Though she herself was a Remainer (albeit along Jeremy Corbyn lines, virtually invisible during the great debates), she has inherited a democratic decision she didn’t vote for and is obliged to carry it out, despite the mind-boggling complexities of the process. She also has to deal with two other constituent countries of the UK that voted differently to England and Wales, not to mention the opportunities for exploitation that presents at Holyrood and Stormont.

The fault-lines within the Tory Party that the Referendum exposed won’t be healed overnight; they had decades to ferment, after all, and Europe has been at the root of virtually every schism in Conservative ranks since 1975. Brexit may mean Brexit, but the drawn-out duty of extricating the UK from the EU has fallen to a PM who wanted to stay part of the Brussels club. Any dithering or deviating from the mission will inevitably stoke the ire of the prominent Leave rump on the Tory backbenches, of whom Gove is destined to be the most vocal. Yes, giving Boris, Davis and Dr Fox (no, not that one) responsibility to deal with the unenviable task ahead is probably a shrewd move on May’s part, though the buck will ultimately stop with her, and it could define her premiership if she’s not careful.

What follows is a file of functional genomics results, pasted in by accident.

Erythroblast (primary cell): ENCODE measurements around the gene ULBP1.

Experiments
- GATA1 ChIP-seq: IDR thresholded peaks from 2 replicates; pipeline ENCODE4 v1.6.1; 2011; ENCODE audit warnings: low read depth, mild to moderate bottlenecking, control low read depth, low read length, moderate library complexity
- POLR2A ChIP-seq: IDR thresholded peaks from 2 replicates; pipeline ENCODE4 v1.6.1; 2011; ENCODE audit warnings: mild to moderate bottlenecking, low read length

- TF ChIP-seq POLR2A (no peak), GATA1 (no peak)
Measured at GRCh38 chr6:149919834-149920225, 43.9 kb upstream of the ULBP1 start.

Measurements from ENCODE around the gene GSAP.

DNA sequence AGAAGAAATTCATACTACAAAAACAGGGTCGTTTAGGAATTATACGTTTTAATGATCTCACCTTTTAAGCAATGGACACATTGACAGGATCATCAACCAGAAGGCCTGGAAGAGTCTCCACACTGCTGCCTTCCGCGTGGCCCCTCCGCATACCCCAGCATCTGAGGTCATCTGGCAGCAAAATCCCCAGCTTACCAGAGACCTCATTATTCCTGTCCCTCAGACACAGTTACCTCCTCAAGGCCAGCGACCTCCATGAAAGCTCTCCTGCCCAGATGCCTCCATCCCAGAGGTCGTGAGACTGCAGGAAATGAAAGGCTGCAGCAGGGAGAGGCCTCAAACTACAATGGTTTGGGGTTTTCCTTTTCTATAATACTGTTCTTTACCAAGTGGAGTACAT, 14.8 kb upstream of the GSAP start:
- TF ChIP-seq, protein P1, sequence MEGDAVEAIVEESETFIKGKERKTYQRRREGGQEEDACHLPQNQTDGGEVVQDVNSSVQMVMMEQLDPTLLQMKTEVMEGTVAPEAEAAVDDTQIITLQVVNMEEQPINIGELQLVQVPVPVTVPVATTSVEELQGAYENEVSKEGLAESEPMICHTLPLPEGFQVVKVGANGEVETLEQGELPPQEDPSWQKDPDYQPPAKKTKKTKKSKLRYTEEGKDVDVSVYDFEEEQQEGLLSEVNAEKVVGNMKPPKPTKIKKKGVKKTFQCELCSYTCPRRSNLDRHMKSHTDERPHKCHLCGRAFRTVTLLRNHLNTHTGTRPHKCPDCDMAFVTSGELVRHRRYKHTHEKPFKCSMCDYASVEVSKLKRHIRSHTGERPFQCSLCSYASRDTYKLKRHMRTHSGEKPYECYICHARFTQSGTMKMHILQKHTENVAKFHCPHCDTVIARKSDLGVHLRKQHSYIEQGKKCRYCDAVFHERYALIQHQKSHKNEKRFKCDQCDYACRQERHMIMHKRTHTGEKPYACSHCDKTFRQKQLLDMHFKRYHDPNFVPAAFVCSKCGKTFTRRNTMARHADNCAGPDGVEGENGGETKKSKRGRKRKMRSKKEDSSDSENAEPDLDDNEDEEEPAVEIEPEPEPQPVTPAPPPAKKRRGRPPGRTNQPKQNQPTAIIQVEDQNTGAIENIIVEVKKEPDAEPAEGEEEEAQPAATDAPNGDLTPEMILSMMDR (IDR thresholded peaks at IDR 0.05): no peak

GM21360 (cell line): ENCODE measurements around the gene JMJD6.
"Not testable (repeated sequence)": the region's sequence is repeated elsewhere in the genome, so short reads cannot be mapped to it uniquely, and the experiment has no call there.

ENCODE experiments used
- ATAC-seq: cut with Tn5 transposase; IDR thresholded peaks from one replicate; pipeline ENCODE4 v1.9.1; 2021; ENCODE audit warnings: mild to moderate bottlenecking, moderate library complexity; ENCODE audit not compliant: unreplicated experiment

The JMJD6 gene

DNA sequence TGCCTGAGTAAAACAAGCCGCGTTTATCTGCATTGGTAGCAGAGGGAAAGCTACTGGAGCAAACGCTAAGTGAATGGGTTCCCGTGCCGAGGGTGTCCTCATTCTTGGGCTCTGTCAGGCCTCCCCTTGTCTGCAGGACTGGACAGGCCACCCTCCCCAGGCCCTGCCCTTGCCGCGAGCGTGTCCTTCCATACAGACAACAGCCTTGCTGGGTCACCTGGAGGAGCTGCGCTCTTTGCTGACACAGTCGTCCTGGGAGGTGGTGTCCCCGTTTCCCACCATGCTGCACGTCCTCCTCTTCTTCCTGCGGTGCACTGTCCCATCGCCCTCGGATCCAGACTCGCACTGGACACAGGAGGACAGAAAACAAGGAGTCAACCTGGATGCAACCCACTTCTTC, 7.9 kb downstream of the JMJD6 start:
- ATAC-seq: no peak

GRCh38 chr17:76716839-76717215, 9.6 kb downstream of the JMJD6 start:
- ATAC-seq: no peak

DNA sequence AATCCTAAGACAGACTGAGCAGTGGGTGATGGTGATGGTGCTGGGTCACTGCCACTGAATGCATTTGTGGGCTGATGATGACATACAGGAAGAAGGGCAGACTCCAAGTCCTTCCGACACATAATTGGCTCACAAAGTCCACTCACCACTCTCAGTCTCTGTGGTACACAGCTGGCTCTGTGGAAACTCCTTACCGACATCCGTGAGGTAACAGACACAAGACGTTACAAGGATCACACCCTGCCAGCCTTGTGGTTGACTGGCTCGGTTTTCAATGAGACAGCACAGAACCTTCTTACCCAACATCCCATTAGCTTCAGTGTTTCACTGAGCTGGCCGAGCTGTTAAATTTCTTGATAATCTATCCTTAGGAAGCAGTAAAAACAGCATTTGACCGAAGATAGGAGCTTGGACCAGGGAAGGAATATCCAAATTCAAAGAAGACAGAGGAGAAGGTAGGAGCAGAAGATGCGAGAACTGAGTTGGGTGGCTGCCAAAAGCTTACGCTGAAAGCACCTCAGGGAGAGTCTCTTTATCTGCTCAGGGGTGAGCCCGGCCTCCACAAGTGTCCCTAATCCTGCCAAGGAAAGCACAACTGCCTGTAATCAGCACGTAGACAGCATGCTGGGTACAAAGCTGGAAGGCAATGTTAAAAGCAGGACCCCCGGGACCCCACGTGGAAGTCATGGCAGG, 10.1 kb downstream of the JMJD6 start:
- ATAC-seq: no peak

There is also the perennial subject of a possible Snap Election, which if it comes at all seems more likely to come in the spring than the autumn we’ve now entered. From all that was said during their own conference, Labour are certainly banking on it, though the insistence of Jezza and McDonnell that this may be a likelihood does feel a bit like a Kamikaze pilot hoping a US warship appears on the horizon. However, May’s hands are essentially tied by the rules laid down by the Coalition of 2010-15 and the fixed-term Parliament law; apparently, Nick Clegg is now criticising the Tories for carrying on under a different leader without first going to the country, yet he was as responsible as anyone for limiting the powers of the PM to call a General Election when the climate is at is most opportune for a serving Prime Minister to do so.

The fact remains that we have a political figurehead the electorate didn’t vote for, inheriting office from a man they did; and whilst this is hardly a unique situation, one would imagine Theresa May would prefer a mandate of her own rather than one given to her predecessor; maybe only the law introduced by that predecessor is preventing her from acting on her instincts.

It’s still too early to predict what kind of leader only our second female Prime Minister will turn out to be, but her first real platform for setting out her plans will come next week in Birmingham. Expect a token show of support to contrast with Labour’s bitter divisions; but behind the contrived PR sheen there’s a long and potentially very difficult road ahead that could well reveal the mettle May is made of.

© The Editor